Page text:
Step 1: Conduct sets of integrated skills combined into drills.
Step 2: Increase the physical stress for a given drill.
Step 3: Once you can handle that, it is time for realistic, scenario training with your rifle.
Eventually progress up to where you can multi-task and perform the skills and drills at an elevated heart rate. Try to incorporate these into any of the various methods depicted here that help you to validate your rifle fighting skills. Plus, see how you perform when many of the necessary elements and conditions are put together.
There are a number of training methods and apparatus available for putting it all together, combining your techniques, tactics and decision making. Some realistic rifle fighting training can also be accomplished in certain competitions, such as 3-Gun or other scenario driven events. Look for safe, realistic ones. Or, set up a training group and conduct rifle scenarios that have judgment, movers, cover, low light, verbalization and incorporating the skills discussed here. It is time well spent to conduct stress shoots where techniques are combined with tactics and scenario-driven courses of fire. These include shoot houses, multi-directional ranges, “Hogan’s Alley,” or in some competitive events. This is also one of many opportunities to incorporate reinforcement of knowledge on lawful justification to shoot and threat identification. (If you do not practice this, you may wish you had!)
But, there is nothing like a three-dimensional, live environment against real people (who shoot back). Force-on-force, interactive scenario based training (ISBT) is the most realistic self-defense training there is. It is often hard to find courses which can do this, not to mention do it safely and realistically.
The Next Steps For The Serious AK Shooting Rifleman
There is a wide array and serious disparity in the practicality, realism and credibility of rifle courses and instructors nationwide. Not all shooting and manipulation techniques are suitable for fighting with a rifle. Be picky with your chosen instructor, training school and combo of tactics and techniques you are going to go with.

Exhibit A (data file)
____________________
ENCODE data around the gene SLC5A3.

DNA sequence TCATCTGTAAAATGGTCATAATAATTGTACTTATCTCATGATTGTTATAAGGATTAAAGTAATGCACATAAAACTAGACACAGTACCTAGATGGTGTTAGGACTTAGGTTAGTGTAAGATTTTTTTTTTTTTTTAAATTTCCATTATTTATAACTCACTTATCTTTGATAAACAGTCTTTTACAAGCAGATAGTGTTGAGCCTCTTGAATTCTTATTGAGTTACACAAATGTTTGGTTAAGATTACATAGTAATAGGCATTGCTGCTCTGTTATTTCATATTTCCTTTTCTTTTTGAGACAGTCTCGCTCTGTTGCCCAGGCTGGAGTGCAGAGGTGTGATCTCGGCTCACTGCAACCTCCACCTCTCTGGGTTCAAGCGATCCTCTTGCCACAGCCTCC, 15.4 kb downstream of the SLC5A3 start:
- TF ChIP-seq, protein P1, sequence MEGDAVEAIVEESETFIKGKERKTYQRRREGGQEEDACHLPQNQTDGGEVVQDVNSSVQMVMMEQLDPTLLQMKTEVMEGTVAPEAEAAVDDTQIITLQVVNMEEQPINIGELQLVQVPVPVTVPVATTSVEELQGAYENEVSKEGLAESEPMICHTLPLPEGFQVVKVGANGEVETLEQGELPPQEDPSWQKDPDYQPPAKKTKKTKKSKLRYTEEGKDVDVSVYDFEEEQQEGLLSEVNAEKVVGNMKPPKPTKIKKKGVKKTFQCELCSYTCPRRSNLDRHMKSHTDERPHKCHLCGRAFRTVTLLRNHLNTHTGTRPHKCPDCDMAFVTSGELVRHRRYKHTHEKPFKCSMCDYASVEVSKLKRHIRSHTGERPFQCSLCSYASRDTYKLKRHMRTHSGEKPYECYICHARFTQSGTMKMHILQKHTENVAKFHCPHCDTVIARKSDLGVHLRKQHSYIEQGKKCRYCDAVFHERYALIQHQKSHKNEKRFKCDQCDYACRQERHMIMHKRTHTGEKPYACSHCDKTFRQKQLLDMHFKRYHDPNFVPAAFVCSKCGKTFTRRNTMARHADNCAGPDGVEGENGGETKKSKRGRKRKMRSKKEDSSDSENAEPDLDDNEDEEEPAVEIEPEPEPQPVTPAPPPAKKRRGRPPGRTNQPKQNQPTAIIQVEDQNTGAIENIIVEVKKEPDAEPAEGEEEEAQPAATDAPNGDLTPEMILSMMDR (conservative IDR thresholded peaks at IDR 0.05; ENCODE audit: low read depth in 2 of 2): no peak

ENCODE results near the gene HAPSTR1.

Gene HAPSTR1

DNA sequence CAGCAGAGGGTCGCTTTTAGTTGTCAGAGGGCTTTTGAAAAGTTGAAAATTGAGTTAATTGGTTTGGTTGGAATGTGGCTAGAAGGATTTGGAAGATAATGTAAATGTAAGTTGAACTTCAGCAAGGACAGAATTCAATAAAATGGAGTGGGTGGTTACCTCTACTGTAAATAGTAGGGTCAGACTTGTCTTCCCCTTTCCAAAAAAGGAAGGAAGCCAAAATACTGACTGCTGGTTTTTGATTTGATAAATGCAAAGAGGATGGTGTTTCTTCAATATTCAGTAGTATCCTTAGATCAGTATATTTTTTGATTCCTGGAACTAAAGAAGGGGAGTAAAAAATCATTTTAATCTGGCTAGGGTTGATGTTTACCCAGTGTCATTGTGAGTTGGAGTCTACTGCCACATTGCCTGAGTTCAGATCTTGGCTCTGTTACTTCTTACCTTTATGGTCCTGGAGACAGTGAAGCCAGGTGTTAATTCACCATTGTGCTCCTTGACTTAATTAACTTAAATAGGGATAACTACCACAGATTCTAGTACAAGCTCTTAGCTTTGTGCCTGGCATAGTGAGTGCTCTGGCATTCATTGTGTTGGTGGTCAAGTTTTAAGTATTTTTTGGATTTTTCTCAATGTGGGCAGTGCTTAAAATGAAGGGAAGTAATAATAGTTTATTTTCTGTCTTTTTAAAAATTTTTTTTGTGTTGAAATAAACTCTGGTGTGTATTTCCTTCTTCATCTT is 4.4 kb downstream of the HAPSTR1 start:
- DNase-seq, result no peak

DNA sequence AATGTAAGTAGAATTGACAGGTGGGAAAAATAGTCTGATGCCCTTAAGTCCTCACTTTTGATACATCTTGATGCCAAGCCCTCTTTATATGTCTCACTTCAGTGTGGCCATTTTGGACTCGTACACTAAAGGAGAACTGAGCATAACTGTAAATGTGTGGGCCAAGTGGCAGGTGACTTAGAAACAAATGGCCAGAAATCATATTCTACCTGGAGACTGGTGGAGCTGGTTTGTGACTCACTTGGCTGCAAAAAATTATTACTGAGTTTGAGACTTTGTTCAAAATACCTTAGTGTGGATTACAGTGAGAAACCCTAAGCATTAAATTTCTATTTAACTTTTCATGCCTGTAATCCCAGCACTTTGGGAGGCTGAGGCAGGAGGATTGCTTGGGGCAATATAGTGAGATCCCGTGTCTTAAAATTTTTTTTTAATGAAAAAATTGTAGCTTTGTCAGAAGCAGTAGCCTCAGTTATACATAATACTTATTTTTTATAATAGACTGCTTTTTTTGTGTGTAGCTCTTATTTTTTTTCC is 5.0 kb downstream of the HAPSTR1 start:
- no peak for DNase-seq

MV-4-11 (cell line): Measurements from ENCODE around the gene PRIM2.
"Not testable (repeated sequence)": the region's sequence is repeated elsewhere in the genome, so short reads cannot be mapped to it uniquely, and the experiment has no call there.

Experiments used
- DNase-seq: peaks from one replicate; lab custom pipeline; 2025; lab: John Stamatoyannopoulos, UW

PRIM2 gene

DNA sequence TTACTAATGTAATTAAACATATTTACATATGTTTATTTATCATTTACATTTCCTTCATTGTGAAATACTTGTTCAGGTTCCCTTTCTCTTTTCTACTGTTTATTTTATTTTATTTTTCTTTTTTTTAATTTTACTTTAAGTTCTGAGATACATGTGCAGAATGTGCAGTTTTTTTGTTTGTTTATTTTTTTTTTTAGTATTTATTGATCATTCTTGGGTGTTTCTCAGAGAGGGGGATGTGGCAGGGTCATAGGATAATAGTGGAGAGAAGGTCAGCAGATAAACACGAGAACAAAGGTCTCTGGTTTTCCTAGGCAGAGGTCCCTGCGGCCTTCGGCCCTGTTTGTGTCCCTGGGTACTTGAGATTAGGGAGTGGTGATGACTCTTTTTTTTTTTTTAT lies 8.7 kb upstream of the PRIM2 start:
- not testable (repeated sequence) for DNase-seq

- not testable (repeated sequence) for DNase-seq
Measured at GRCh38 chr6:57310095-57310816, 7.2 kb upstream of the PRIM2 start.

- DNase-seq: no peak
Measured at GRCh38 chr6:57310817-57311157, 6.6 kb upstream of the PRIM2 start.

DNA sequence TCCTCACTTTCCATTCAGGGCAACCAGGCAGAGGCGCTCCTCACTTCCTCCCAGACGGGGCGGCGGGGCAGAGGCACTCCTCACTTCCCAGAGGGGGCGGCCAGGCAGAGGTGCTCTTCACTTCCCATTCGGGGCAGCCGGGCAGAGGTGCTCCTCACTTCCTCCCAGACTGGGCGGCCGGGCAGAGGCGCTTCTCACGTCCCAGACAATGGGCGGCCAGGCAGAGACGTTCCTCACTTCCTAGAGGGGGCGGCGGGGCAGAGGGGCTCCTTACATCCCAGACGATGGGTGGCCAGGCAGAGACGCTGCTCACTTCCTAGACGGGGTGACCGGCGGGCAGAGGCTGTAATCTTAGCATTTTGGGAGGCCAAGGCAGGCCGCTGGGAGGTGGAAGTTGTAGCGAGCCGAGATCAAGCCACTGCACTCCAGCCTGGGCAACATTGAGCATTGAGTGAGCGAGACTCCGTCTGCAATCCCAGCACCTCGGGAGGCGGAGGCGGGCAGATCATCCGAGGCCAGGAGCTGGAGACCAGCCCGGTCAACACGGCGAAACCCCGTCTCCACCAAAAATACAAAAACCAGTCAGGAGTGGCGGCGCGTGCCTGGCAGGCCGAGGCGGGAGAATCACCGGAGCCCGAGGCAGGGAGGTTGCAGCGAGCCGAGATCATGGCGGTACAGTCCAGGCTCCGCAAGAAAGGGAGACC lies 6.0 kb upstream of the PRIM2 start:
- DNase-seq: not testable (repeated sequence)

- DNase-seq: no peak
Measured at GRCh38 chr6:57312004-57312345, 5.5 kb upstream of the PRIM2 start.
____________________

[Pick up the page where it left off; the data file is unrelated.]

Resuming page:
Here is my list of most highly recommended fighting rifle instructors and schools. Each instructor has at least ten years of instructor experience, with many of these having twenty or more. Some of these I have trained under or with. Each has the credibility of full-time work in fighting rifle using professions, leading into their instructor careers. Plus, they met other very important criteria I am writing about separately. When it comes to life and death skills do not trust your training to amateurs. Go for the best money can buy.
Where to get training on how to fight with a rifle:
(note: Vickers in particular is an experienced instructor on the AK series rifles. You will be in good hands!)
(note: Iverson came up through the ranks in South Africa using the R series rifles, which are an AK type design)
Has own facility:
Once you have learned and evaluated the combination of your rifle/support gear package, applicable techniques, and potential situations you could face, put it all together into a training regimen. Work on refining those skills and developing some individual tactics to go with it. If you can find some scenario based training and realistic competitions, they will also help.
You may also want to consider not just “self-defense,” but the historic rationale and Constitutional basis for the rifle armed citizenry. Whether or not there is a likelihood you will ever have to fight with a rifle, we know that “chance favors the prepared mind.” The AK or one of its variants, combined with the right ammo, accessories, and training are a superb combination for fighting with a rifle. You may have to commit a lot of time, money and effort into building your capability of fighting with a rifle. If it ever happens for real, you will be glad you did.
About the Author
John Peterson is a former U.S. Army Special Forces Weapons Sergeant and Infantry soldier, with service in Afghanistan and elsewhere since the 1980s. He was a full-time instructor at both SIG Sauer Academy and Smith & Wesson Academy before going to work for the federal government. He writes the new column in Firearms News Magazine called “On Guns, Freedom, & Vigilance,” both online at www.firearmsnews.com and in the newsstand magazine. He is on twitter and all social media @jtfpeterson